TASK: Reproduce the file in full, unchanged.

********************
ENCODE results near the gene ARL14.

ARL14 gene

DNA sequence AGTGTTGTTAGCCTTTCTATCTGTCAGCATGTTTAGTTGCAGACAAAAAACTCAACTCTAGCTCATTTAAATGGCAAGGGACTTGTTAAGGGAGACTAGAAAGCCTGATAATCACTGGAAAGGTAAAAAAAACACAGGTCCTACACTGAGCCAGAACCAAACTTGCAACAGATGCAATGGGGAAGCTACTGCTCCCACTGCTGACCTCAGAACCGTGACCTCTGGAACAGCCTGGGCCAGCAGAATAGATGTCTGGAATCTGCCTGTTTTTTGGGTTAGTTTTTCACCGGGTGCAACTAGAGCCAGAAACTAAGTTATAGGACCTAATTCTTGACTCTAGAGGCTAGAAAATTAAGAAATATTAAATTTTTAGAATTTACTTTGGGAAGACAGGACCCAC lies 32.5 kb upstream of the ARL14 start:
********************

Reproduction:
ENCODE results near the gene ARL14.

ARL14 gene

DNA sequence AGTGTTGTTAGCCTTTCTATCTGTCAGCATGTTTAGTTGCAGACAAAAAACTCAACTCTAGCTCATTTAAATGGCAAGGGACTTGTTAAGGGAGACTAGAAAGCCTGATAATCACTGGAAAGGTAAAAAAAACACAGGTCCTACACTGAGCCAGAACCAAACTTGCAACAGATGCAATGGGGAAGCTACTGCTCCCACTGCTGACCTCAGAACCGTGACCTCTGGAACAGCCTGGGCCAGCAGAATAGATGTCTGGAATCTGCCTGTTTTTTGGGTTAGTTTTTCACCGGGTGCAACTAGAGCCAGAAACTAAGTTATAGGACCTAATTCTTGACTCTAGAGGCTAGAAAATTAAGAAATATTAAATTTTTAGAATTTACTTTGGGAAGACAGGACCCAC lies 32.5 kb upstream of the ARL14 start: